BRUSSELS: Greek Prime Minister Alexis Tsipras won a commitment to seek a last-minute rescue at an emergency euro zone summit on Tuesday, before his country's banks run out of money. Italian Prime Minister Matteo Renzi told reporters that EU leaders would hold a further summit on Sunday to approve a plan to aid Greece if creditor institutions are satisfied in the meantime with a Greek loan application and reform commitments. "The ball is in Greece's court," Renzi said.
WASHINGTON: The world's financial leaders see a number of threats facing a global economy still on an uneven road to recovery with US and European officials worrying that Greece will default on its debt. The finance ministers and central bank governors ended three days of meetings in Washington determined to work toward ``a more robust, balanced and job-rich economy'' while admitting there are risks in reaching that objective, the steering committee of the International Monetary Fund said in its communique Saturday.
The study looked in to who in Britain is spearheading the nation’s successful start-ups, while also revealing the doubts and fears that are holding Brits back from realising their business dreams.
The figures show that young businesses run by those under 35 are three times less likely to make a loss than those ran by over 55s. Just 3 per cent of businesses in the study owned by under 35 year olds are currently running to a loss compared to 9 per cent for those aged over 55.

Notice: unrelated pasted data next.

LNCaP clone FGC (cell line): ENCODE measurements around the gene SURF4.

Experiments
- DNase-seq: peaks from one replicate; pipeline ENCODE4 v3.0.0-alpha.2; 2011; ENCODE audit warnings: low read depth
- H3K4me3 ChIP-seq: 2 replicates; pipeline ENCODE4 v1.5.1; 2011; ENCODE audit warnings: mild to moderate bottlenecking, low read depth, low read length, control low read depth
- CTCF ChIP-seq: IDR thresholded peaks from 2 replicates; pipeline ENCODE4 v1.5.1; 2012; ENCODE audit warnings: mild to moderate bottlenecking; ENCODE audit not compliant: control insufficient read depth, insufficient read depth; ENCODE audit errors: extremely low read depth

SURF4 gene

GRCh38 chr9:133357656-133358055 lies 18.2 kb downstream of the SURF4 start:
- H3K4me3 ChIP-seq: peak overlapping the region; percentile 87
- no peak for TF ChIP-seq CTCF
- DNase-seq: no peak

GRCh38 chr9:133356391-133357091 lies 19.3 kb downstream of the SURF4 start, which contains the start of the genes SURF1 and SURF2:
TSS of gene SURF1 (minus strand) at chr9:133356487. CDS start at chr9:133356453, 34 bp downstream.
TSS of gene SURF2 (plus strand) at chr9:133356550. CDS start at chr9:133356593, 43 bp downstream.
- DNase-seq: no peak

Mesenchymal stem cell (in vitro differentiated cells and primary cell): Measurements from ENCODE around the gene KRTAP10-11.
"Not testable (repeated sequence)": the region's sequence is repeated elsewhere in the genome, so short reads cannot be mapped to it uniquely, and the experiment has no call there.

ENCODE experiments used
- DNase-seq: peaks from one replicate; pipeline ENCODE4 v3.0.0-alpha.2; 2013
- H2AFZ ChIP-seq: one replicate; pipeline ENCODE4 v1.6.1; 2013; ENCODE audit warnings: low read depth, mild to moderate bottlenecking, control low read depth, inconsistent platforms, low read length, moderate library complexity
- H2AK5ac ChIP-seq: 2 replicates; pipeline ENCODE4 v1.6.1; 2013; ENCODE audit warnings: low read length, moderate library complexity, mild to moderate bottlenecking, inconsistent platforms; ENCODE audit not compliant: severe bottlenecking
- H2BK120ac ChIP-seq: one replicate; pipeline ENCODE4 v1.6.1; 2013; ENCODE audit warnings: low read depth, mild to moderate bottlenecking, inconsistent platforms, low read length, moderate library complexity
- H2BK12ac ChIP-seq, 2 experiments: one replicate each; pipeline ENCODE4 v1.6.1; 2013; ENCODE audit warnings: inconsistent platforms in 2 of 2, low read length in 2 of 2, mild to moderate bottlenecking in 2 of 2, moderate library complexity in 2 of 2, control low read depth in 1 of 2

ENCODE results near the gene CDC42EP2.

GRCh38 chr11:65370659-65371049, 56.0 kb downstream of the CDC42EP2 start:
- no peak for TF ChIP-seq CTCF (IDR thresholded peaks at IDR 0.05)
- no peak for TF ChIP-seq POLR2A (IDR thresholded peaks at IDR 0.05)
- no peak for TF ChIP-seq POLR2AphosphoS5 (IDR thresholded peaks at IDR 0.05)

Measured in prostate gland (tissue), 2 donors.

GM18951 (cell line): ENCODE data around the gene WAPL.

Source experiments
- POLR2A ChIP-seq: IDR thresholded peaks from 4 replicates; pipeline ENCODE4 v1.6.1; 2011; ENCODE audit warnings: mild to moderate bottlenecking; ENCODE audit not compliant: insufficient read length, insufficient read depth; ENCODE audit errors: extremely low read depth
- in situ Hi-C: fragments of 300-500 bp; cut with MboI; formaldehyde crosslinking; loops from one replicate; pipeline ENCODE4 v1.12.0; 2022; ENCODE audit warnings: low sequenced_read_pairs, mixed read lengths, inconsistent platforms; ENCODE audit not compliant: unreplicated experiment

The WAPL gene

Research shows that more than 70 per cent of small businesses operate from home.
A big factor in this trend appears to be a growing reluctance to accept the traditional 9-5 desk job. When asked why they started their business in the first place, an overwhelming 28 per cent cited lifestyle choice as the driving force. This cultural trend is heavily supported by MadeSimple data, which shows the number of companies formed by people aged 35 and under almost doubled between 2010 and 2015, with last year’s total amounting to more than 280,000.
HRH The Prince of Wales announced the donation at The Trust’s annual Invest in Futures gala dinner which took place at The Savoy. Duane was a guest at the event alongside Prince’s Trust supporters Joanna Lumley OBE, Rob Brydon MBE, Jerry Hall, Tom Hardy and Tinie Tempah.
Jackson’s personal donation to The Trust followed the sale of his business KashFlow, which provides accounting software for small businesses.
Writing in her Huffington Post blog the West Ham FC Vice-Chairman said that the UK needs businesses to recognise under-25s as a talent pool that can help businesses grow and develop young workers’ skills.
The recommendations set to be introduced include lifting the contraversial cap on Start Up Loans so that over 30s who aspire to set up their own business will be able to access funds and get on in life. It will also be made easier for these people – and other small businesses owners – to access the right advice and support to succeed in the global race.
True that the recent UK credit downgrade attracted a lot of attention, however as some analysts pointed out, it did not reveal anything new. We all know UK growth is flat-lining and the Government’s austerity measures are failing to translate into deficit reduction. The Eurozone faces an even greater challenge as the economic fortunes of member countries diverge.
Indeed, there are many factors which suggest that a loosening of ties with the Eurozone by British businesses is possible, if not already under way.